I’m going to start off with a warning. If you, dear Reader, are considering getting your tonsils removed. Reconsider. I arrived at my decision after an adulthood of constant tonsillitis, strep throat and sinus infections. Each bout requiring days, even weeks of time off work, multiple rounds of antibiotics and general unpleasantness. Just this past November, I spent an entire week consuming nothing but ice cream and soup due to my good friend, Strep. Strep is a dick. Having read and been told that recovering from a tonsillectomy as an adult is no picnic, I thought I understood that it would be rocky, but ultimately worth the week of recovery. Basically just another bad round of Strep, but the LAST round I’d ever experience. Right? Wrong.
Side note: the procedure, Tonsillectomy & Adnoidectomy is also referred to as a T&A. I giggle.
There is a fairly hilarious online community of fellow sufferers who also took the T&A plunge past the ripe age of five. At five, your mom gives you a popsicle and forces you to not play outside for a few days. At thirty, each day of recovery brings new waves of torture. Being able to commiserate with my fellow T&A warriors online this past week, has been comforting. Not in any way, shape or form, comfortable. I’m sitting here, Day 8, an ice pack tucked under my chin, high on Oxy, with lukewarm tea balancing on the couch next to me. Those things make me, also not comfortable, but in marginally less agony. I’d go to sleep, but the moment I stop irrigating my throat, it dries out, bringing on a death rictus to my ears, neck and throat.
The T&A procedure itself, is fairly straightforward. Show up at the surgical center. Answer at least ten times when was the last time you’ve eaten. Answer it again. Get hooked up to the fun juice. Lights out. An hour or so later, wake up with a kind lady handing you ginger ale. Cry. Because you do. Then get driven home to begin!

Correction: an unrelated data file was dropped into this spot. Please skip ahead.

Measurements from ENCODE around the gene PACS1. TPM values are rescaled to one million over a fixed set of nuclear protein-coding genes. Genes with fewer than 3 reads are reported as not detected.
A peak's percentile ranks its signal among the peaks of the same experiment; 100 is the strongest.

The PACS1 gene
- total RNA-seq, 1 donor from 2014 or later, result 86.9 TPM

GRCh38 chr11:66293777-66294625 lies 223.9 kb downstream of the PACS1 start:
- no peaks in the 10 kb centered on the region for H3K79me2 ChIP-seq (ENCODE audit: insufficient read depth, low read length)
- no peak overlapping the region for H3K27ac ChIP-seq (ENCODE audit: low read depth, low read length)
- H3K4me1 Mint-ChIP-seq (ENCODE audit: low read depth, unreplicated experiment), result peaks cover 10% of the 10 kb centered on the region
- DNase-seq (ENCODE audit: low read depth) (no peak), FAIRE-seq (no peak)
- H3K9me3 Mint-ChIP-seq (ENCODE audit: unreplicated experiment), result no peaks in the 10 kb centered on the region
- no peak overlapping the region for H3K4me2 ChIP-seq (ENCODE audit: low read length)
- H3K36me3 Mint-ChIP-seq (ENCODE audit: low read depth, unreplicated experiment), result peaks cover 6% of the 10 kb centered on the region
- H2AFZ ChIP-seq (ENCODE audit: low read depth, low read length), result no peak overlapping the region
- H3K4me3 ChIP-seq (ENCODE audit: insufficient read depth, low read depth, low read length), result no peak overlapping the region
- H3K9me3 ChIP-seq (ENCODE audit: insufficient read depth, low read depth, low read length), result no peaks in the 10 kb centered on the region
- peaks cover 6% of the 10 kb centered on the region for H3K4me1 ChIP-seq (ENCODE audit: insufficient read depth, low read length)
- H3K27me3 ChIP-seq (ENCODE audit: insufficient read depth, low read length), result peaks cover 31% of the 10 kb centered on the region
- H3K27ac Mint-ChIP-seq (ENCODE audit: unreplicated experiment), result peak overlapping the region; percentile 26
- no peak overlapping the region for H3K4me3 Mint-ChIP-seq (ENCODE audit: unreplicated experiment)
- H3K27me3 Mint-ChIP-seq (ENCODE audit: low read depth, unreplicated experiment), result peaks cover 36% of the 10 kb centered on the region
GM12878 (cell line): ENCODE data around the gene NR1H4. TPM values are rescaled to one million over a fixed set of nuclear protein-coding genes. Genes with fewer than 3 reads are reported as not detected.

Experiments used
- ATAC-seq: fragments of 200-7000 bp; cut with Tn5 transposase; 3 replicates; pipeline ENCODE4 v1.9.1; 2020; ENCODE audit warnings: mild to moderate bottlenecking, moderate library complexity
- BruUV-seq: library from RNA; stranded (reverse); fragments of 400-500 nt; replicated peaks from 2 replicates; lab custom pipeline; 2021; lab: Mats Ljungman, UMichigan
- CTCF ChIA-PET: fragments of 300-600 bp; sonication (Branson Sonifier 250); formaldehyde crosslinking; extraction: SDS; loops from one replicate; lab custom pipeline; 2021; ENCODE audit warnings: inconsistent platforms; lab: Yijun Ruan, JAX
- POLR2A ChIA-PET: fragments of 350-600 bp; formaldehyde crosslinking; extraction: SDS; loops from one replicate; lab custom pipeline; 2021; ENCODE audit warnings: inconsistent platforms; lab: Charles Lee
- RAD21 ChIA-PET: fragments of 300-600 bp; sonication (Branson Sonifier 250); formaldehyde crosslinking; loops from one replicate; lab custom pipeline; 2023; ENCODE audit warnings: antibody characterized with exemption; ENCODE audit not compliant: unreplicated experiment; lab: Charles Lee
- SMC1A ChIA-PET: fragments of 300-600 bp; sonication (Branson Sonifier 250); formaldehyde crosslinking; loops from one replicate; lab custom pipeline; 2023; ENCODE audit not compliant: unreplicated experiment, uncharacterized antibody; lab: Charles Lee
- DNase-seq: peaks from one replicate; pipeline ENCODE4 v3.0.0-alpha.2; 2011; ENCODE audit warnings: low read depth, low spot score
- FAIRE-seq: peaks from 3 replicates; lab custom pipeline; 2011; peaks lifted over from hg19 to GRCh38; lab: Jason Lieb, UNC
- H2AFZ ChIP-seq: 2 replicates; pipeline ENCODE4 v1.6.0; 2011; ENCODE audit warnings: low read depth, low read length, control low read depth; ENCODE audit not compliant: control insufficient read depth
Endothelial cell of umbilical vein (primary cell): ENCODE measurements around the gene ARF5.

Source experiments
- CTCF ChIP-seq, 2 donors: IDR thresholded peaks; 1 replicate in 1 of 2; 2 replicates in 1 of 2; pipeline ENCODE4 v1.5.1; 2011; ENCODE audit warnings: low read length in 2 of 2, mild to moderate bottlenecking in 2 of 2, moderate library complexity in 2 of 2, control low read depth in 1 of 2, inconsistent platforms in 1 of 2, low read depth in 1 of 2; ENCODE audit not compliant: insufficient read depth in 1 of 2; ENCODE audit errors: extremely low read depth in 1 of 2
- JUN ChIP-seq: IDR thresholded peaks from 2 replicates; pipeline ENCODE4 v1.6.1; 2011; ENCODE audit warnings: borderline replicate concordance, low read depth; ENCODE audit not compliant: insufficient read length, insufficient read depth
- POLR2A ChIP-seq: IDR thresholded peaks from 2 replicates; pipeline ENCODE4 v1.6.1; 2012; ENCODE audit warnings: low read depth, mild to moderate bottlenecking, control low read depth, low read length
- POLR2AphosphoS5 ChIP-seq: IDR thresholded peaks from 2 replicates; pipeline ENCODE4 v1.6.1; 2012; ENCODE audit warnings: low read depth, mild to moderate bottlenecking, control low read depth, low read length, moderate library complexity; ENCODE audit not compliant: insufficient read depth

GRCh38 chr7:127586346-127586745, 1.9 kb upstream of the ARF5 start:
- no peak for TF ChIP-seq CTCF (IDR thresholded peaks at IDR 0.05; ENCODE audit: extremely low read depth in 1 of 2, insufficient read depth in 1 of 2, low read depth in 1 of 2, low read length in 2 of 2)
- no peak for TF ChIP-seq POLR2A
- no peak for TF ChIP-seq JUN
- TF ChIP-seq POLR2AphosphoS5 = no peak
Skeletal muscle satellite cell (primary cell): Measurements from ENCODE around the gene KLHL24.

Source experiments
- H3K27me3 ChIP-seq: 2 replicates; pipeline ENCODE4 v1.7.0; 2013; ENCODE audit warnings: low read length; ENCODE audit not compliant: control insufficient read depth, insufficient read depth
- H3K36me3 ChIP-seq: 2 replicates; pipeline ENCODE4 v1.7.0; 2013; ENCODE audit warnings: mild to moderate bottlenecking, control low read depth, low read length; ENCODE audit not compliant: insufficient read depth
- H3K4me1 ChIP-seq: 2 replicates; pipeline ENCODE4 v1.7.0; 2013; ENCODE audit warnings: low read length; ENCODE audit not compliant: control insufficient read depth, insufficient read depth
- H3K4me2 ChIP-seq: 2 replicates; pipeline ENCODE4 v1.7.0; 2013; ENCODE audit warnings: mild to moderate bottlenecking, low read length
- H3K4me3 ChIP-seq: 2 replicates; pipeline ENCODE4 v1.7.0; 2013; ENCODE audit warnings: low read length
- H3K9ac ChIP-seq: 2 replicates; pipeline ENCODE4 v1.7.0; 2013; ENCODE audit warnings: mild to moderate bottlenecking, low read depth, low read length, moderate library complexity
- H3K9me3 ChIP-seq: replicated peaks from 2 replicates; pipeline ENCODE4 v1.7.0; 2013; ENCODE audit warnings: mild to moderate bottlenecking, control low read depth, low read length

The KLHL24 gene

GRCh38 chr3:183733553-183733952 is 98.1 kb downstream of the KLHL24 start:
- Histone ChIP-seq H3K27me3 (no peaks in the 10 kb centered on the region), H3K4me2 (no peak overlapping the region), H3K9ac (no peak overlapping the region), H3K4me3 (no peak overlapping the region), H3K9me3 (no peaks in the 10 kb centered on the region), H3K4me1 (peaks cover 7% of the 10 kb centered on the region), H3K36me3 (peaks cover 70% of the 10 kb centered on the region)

Each Day is mapped out: what varietal of pain to expect, when the swelling is going to be so bad as to require steroids, bleeding, what the scabs are doing. For some reason, I was under the assumption that I could condense this timeline down to under a week. But no, I’m not special. Days 1-3 were basically a 5 on the pain scale. Sleep, take Oxy, drink water, repeat. Night 3, however, the new fun of waking up with a swollen tree trunk for a neck began. Swollen like not being able to swallow or breathe. Hence, the addition of steroids to the regimen for Days 3-5. Days 4-5 otherwise were quite a breeze. Pain level around a 3 as long as I took the meds every four hours. Day 6, as promised, was the beginning of a brand new level of bad. Because, Days 6-9 the pain ratchets up to levels not helped by pain meds or ice packs or ice chips. Oh yes, and you’re choking on and coughing up scabs nonstop.
Introducing the Scabs. If you are eating, I suggest you stop. On Day 1, I took my iPhone flashlight and took a look in my throat to see the aftermath of the T&A. The battlefield was grim. After your surgeon slices off the goods, they cauterize what looks like the entire back of your throat, leaving behind white, fluffy cauliflower-looking scabs. If you’re a good little patient and avoid anything that that will pull those suckers off prematurely, you can avoid excessive bleeding and a trip to the ER. However, they do need to come off eventually. And it’s gross. Night 7 ranks in the top five worst nights of my life. No sleep, spent hunched over a sink coughing up bits of flesh. Yep.
Right now I’m predicting a return to normalcy by Day 10. Or something like normal. Thus far, I’ve lost five pounds on the popsicle and cracker diet. I’d kill to be able to eat a burger right now. In fact, on Day 1, I started requesting french fries right out of the gate. Any food I have managed to eat, Mom had to come out and prepare for me. Standing is not really a thing I can do at the moment. My skin is sallow and slightly bruised. My voice is still just a squeak. Only managed to take two showers this week. Basically, I’m ragged.
I definitely would not recommend anyone do this unless they have a reliable support system. Thankfully, my parents have been able to bring me ice and cook me two pancakes when I needed it. Also, Sara sent me some badass boutique ice cream through FedEx. Be prepared to set aside at least 10 days to recover. Not absolute bed rest, but pretty close. Even the small things are difficult. I dropped and broke a plate trying to crush up some pain meds in order to force them down. The plate stayed shattered where it fell until the cavalry arrived the next day. This will be the last sore throat I ever have, but man is it a doozy. Pass me another popsicle.